would have allowed humanitarian
convoys into places like eastern
Ghouta ran for medical evacuations
to take place. The Russians are
proposing amendments, but these
negotiations have been going on for
two weeks. The Russians have already
been granted Major concessions and
the Western powers are saying this
is yet another delaying tactic by
Moscow to grab more time for the
Assad regime to continue its
military offensive and to kill more
people. Britain and America today,
again, as they have for many years,
bemoaned Russian obstruction but
what they've never been prepared to
do is back at those words with
meaningful action in Syria to
counteract Russia's influence, so
they get to call the shots there and
increasingly here. I do think there
will be another attempt to pass a
ceasefire resolution tomorrow, and
the French ambassador but its
darkest night. He said a failure to
get that through would be a
devastating loss of credibility for
the Security Council and could sound
the death knell of the United
Nick Bryant, many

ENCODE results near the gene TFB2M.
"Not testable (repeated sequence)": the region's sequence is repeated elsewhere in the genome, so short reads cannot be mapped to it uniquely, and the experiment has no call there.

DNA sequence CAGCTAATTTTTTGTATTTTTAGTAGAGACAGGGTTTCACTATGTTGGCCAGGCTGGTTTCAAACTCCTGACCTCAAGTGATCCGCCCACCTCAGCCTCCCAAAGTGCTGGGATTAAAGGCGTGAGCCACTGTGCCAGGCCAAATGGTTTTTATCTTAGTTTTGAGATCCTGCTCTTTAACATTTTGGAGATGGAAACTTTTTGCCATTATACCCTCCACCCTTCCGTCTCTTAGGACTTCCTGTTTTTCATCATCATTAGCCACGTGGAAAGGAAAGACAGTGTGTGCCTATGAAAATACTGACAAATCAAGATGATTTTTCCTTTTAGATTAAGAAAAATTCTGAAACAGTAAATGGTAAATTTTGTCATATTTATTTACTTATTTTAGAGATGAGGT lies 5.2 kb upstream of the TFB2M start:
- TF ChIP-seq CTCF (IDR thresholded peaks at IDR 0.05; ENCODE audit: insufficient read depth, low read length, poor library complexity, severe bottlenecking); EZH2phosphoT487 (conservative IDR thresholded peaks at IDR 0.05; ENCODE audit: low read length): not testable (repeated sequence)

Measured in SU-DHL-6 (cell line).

thanks for the latest from New York.
Theresa May and 11 of her senior
ministers are at Chequers tonight -
the Prime Minister's country home -
to try to unite behind a single
government strategy on Brexit.
They've spend several hours
there today, ahead of the next phase
of the Brexit negotiations
with the EU.
From Chequers, our political editor
Laura Kuenssberg reports.
What could break the
calm of the country?
across the Home Counties Valley?
Spring's plucky early buds
bravely making their way?
The zooming arrival of the Cabinet's
cars - that's what.
Darting into Chequers,
hoping perhaps the rural peace might
For more than a year,
this group have been attempting
to hammer out a compromise.
But for decades, arguably,
the Tory party has been trying
and not always succeeding.
So, can they find one today?
They were at it for eight hours.
The Prime Minister,
surrounded by her close
colleagues and advisers -
some who were pitted against each
other during the referendum.
Next week she wants to tell
the rest of the world
more of her Brexit plan.
But the inner cabinet has struggled
to agree how closely we should stick
to the EU after Brexit.
Some compromise perhaps today,